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1 March 2016updated 30 Jun 2021 11:58am

The wine shop is closed, so I loiter outside the door, whimpering like a dog at his master’s grave

OK, there are other places to buy wine but they are not the same.

By Nicholas Lezard

The local branch of Majestic has closed. Not for good. If that had been the case, this column would have appeared with a black border around it and the words “Nicholas Lezard, 1963-2016” at the bottom. No, it has just shut for refurbishment. For six weeks.

Six weeks! There are animals with lifespans shorter than that. OK, there are other places to buy wine but they are not the same. The staff at other establishments do not know me so well, do not silently thank me for keeping their branch of the store afloat during the lean months of Dry January or Sober October, when idiots stop drinking. They do not burst into cheers as I walk past their table at the local Italian restaurant because I have, in effect, paid for their evening out. They do not keep my Special Cheap Wine That Is Actually Drinkable away from other, prying eyes. They very often do not even have any SCW That Is Actually D in the first place. It may surprise you to learn that I will not pour any old muck down my throat. Indeed, I would rather not drink than plough on through something nasty. Well, drink much, much more slowly. (Also, for some reason, I have never found a Rioja I liked, even a fancy one.)

And what is it that the shop is doing? There was no need to refurbish in the first place. It made unopened boxes of the wine that it was selling on top of them serve as shelves. When you ran out of unboxed wine, you opened the box beneath. It was an elegantly simple idea. Now, I gather, it is going to put actual shelves in. “Why?” I howled, grabbing the assistant deputy manager by the lapels of his green Majestic polo shirt. “WHY?”

So I suffer. It is not as bad as heartbreak but it is getting there. I now see no reason to leave the Hovel except to buy milk and, when it is not raining, I lie down outside the door of the shop and whimper like a faithful old dog at his master’s grave. This has attracted local comment and a video of me doing this has gone viral on YouTube.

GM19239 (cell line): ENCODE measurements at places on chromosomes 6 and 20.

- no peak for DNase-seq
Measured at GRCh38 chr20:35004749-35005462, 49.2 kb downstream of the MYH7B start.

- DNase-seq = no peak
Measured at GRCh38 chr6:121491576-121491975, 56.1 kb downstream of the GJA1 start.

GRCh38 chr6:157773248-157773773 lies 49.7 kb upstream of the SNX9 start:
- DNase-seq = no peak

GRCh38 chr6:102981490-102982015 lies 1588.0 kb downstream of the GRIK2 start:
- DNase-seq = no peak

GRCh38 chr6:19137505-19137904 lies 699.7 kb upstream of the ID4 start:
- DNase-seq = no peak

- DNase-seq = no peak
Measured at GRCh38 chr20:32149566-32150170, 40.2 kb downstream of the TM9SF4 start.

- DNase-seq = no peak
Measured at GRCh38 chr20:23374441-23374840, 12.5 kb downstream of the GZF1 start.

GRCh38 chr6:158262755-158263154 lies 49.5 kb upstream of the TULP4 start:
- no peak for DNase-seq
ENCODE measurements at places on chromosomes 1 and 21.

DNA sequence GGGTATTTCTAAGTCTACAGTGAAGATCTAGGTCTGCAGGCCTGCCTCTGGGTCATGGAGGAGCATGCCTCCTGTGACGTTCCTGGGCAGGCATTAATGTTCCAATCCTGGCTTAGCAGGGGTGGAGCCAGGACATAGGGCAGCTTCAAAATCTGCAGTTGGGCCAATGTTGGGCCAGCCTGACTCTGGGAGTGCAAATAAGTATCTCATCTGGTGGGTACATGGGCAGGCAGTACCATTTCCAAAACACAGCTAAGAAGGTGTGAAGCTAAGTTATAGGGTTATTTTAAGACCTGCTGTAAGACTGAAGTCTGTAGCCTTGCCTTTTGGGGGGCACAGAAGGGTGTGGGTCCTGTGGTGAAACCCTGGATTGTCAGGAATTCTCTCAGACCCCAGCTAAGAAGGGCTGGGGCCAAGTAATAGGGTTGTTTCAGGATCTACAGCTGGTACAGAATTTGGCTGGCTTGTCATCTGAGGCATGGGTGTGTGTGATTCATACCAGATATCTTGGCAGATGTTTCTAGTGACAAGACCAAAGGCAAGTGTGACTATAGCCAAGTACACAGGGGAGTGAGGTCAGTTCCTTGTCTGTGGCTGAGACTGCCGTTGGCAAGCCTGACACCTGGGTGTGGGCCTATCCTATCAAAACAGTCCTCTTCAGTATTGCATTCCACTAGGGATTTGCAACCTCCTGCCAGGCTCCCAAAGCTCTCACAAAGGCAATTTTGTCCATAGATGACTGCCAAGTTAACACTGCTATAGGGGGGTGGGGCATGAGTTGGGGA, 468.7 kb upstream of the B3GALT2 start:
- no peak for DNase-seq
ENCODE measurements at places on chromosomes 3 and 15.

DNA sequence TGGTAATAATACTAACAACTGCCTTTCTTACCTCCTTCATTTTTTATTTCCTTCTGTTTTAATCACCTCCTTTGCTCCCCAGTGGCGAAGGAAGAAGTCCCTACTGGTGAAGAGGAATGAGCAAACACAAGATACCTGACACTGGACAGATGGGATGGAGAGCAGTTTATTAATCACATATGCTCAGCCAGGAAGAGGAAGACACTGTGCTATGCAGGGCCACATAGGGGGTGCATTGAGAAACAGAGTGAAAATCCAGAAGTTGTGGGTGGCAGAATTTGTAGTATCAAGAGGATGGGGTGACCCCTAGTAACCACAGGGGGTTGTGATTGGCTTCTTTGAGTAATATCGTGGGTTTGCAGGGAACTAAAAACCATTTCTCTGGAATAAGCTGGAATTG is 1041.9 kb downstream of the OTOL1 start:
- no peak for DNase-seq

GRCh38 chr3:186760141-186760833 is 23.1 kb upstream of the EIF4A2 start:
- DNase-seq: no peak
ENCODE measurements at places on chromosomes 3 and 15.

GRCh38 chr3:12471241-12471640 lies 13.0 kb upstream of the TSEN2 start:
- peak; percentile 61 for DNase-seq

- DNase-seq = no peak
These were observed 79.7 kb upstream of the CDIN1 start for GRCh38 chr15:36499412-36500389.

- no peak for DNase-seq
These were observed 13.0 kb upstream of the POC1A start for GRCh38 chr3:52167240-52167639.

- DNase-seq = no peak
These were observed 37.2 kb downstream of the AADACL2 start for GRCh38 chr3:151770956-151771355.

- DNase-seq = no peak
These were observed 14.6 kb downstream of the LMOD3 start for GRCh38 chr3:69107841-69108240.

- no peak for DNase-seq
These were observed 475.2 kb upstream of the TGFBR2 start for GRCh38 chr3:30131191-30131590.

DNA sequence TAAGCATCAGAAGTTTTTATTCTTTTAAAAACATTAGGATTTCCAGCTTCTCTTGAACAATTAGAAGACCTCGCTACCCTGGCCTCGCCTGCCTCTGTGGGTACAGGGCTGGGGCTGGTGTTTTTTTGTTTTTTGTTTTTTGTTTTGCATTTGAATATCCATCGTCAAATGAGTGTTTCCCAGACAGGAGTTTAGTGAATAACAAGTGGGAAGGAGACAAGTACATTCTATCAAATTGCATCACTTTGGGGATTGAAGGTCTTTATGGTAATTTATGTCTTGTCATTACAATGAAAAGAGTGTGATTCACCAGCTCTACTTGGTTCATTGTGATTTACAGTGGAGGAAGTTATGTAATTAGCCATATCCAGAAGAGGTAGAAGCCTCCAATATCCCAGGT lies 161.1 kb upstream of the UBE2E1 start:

Apart from these excursions, I have retreated into my shell. The condition is akin to hikikomori, the syndrome that afflicts a growing number of Japanese men who go to their bedroom and simply do not leave. This is apparently a serious problem for Japanese society, as these men (they are almost always men) barely contribute to the economy, and I bet it’s no coincidence that the Bank of Japan is now experimenting with negative interest rates, just to get these people off their behinds and into the shops.

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The only puzzle is that it is presented by commentators as a puzzle. “Why should people want to do this?” they ask. That, I would say, is a question that can be posed only by those who have not been paying attention. It’s a horrible world out there and even if the local Majestic has not closed, or it isn’t raining, it is probably a good idea not to go out if you can possibly help it. Why not plump up the cushions and stay in bed with a good book?

All this can be mistaken for depression, or a morbid dissatisfaction with the way the world is. Do not define yourself by your past, I was told recently by a friend who thought that she was giving me good advice. I considered this a somewhat impertinent remark. For a start, I do no such thing. As temporal places to live go, the present is the only show in town. You just have to learn how to manage it.

There is a telling moment – a crux in P G Wodehouse’s entire corpus of work – when Sir Roderick Glossop tells Bertie Wooster, after a particularly trying series of events, “My earnest hope is that the entire remainder of my existence will be one round of unruffled monotony.” I put a firm line in the margin next to that when I first read it.

In a similar vein, that other great British philosopher, Nigel Molesworth, generously gives his younger brother the best line in the history of all literature, of all time, and of all cultures, even better than the line given to Job’s wife (“Dost thou still retain thine integrity? Curse God, and die”): “‘Reality,’ sa molesworth 2, ‘is so unspeakably sordid it make me shudder.’”

Except for those shocks of crisis that can occur in even the best-regulated households, the moment is not usually the problem. It is the frail boat we ride on the wave that bears us from regret for the past to terror of the future.

My advice would be to live in the moment and make that moment as genial as possible. Pass the cushions. 

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This article appears in the 24 Feb 2016 issue of the New Statesman, The Boris Backlash